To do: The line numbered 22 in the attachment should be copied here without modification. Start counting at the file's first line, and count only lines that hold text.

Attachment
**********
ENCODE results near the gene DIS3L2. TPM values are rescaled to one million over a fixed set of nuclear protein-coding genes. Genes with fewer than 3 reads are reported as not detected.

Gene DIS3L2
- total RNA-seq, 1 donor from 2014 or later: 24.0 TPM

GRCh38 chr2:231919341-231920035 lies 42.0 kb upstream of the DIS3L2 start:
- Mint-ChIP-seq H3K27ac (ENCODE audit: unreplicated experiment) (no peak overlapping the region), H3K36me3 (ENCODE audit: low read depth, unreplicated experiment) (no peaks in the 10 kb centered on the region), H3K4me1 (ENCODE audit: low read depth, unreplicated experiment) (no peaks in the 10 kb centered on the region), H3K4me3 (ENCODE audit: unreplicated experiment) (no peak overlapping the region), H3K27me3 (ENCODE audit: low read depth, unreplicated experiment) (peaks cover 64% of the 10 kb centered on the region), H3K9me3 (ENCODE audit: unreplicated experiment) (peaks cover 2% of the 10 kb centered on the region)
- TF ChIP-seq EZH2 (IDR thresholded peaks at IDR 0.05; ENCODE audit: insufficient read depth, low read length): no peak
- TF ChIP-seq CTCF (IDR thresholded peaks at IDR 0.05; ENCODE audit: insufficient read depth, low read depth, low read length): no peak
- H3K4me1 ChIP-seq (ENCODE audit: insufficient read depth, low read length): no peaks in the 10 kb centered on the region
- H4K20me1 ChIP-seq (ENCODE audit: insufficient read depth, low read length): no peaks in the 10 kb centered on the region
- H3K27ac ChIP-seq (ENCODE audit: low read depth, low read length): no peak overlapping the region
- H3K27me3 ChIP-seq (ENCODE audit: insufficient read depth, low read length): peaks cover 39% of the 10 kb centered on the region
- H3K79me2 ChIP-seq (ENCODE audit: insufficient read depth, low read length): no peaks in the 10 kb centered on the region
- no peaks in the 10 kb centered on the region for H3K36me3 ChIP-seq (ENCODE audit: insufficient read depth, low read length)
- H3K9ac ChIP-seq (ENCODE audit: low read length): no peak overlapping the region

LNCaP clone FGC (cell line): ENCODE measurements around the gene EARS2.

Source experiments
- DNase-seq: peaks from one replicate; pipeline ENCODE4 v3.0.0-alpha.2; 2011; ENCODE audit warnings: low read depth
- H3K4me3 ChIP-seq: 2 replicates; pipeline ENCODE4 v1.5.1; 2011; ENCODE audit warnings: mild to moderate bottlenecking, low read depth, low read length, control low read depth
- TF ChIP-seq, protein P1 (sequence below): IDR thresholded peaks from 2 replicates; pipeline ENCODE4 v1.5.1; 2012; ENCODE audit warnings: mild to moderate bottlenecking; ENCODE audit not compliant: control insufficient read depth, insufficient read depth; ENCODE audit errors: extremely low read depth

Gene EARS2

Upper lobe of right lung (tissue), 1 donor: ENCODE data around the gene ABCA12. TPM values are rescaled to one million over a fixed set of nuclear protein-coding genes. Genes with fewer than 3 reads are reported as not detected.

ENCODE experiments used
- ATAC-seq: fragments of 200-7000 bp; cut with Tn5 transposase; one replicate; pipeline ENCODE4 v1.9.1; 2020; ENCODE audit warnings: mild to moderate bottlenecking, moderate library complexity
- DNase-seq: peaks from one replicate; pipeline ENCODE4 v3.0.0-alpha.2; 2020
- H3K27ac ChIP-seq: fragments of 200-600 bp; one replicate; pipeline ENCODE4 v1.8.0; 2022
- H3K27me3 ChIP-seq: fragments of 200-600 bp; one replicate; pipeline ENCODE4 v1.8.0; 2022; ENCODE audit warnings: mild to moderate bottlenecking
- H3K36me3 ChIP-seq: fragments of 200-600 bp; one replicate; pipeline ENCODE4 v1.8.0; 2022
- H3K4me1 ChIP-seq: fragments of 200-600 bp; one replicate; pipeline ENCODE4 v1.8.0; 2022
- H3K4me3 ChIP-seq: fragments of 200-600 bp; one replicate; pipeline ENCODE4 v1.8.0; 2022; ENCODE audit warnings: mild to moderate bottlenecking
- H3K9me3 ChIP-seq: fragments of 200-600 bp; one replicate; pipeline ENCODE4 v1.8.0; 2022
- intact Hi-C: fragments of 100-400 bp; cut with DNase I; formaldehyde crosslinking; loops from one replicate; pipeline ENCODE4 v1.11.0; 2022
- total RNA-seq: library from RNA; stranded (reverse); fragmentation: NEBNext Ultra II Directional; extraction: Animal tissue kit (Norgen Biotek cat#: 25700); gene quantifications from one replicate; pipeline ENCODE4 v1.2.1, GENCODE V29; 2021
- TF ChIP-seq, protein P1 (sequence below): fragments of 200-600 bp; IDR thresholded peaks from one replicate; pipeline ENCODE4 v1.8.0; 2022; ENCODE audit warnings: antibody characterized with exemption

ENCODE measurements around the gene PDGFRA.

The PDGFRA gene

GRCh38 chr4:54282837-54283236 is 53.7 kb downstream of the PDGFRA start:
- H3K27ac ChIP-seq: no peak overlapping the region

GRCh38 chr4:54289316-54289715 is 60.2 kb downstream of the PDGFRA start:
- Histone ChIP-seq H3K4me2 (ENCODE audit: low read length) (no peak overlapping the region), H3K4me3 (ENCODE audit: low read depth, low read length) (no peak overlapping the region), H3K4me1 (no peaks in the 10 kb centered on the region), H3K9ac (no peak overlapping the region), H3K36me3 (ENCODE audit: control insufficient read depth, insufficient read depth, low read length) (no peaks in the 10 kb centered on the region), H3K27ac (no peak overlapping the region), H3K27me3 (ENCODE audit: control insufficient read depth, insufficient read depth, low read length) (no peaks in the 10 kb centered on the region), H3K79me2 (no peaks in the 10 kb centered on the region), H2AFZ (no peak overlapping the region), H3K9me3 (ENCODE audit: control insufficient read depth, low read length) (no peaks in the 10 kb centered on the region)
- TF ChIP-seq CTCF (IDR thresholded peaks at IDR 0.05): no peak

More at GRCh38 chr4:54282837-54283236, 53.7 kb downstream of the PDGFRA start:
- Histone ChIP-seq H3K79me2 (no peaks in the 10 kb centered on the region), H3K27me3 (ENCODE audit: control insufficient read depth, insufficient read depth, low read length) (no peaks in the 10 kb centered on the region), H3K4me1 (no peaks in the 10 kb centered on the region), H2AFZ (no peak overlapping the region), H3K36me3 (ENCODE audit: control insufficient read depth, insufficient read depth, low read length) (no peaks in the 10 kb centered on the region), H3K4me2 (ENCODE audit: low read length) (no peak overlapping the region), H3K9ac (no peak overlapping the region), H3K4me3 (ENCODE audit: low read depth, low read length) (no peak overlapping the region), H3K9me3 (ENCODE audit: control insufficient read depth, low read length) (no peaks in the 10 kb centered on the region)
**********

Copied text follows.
ENCODE experiments used